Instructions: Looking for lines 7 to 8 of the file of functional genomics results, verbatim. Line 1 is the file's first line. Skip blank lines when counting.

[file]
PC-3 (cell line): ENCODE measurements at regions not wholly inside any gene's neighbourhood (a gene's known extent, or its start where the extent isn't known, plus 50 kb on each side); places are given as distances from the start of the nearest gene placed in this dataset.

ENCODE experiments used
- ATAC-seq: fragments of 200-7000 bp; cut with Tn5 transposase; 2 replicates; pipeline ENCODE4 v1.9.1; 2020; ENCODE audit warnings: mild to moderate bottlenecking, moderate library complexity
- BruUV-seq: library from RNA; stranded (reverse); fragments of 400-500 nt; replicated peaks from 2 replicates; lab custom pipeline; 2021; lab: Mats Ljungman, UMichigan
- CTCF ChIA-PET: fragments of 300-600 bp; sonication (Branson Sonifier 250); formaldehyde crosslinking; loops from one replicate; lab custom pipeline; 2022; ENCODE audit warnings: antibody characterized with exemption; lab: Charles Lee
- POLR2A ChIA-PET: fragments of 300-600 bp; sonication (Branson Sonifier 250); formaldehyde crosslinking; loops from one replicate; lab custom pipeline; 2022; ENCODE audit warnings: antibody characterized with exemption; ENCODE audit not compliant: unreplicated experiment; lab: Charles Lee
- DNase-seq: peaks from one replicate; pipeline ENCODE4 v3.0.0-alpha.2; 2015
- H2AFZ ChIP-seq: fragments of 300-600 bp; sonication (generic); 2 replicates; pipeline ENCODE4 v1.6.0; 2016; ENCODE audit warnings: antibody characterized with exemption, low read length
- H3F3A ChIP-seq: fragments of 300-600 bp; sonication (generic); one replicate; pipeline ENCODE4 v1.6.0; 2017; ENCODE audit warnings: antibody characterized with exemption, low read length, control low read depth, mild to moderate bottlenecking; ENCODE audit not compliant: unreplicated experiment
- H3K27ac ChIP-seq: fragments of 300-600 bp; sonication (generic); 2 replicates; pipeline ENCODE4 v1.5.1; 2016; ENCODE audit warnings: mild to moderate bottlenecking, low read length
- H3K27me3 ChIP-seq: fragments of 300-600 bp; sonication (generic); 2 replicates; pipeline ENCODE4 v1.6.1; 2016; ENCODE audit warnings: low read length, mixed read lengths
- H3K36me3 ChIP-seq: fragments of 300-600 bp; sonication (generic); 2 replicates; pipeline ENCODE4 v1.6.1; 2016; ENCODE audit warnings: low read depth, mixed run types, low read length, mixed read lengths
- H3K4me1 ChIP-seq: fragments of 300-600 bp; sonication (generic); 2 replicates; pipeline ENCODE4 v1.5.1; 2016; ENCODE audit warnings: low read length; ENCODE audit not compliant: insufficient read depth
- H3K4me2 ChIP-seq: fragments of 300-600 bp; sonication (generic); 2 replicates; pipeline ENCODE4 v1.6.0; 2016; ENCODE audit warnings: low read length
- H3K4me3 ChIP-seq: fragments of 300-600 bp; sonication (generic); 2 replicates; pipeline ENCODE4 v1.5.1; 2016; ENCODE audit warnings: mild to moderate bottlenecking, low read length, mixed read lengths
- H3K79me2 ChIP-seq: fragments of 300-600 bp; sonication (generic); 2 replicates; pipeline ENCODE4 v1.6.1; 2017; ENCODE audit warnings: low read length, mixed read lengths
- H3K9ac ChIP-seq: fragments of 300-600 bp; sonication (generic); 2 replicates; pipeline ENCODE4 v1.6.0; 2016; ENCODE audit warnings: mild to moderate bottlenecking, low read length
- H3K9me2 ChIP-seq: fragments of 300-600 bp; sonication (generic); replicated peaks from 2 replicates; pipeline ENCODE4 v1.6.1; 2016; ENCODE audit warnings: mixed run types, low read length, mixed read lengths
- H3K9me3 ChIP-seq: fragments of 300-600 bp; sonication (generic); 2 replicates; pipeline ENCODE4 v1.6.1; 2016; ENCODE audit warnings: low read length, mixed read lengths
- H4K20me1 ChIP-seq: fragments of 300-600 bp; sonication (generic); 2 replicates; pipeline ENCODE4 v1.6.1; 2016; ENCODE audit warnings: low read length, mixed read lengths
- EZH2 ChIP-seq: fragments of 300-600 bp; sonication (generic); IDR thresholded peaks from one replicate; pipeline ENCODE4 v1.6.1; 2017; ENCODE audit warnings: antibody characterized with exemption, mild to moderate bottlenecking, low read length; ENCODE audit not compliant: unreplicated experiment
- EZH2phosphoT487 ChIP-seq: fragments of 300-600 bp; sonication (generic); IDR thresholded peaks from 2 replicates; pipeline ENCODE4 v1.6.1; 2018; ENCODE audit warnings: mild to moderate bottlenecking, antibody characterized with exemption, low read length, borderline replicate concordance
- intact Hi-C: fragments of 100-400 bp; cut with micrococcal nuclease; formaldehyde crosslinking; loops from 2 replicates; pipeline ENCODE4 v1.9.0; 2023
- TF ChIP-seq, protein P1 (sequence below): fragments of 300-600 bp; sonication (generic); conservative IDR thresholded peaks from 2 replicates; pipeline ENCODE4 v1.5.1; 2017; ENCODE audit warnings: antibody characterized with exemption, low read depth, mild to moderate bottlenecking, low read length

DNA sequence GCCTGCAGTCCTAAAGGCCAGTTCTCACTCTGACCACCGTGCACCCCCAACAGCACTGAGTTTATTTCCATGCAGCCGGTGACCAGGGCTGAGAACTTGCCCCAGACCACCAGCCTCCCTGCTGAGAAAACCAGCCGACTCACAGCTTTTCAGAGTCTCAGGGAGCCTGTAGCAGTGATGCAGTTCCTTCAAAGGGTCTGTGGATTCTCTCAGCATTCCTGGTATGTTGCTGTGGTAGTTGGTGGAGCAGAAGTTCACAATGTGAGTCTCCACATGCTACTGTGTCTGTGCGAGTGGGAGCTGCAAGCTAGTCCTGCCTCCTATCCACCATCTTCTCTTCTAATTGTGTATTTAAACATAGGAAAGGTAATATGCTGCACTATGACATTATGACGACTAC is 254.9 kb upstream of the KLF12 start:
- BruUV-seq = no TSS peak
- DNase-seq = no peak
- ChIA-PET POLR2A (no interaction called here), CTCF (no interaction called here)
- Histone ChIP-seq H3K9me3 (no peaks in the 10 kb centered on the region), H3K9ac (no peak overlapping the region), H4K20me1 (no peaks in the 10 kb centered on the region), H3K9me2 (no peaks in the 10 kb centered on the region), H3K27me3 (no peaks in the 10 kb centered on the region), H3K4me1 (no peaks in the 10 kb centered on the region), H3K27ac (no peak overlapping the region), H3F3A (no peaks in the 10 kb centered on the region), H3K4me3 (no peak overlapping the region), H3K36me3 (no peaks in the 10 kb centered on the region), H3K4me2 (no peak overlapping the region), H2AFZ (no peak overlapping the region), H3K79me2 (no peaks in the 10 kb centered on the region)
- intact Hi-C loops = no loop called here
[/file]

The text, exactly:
- DNase-seq: peaks from one replicate; pipeline ENCODE4 v3.0.0-alpha.2; 2015
- H2AFZ ChIP-seq: fragments of 300-600 bp; sonication (generic); 2 replicates; pipeline ENCODE4 v1.6.0; 2016; ENCODE audit warnings: antibody characterized with exemption, low read length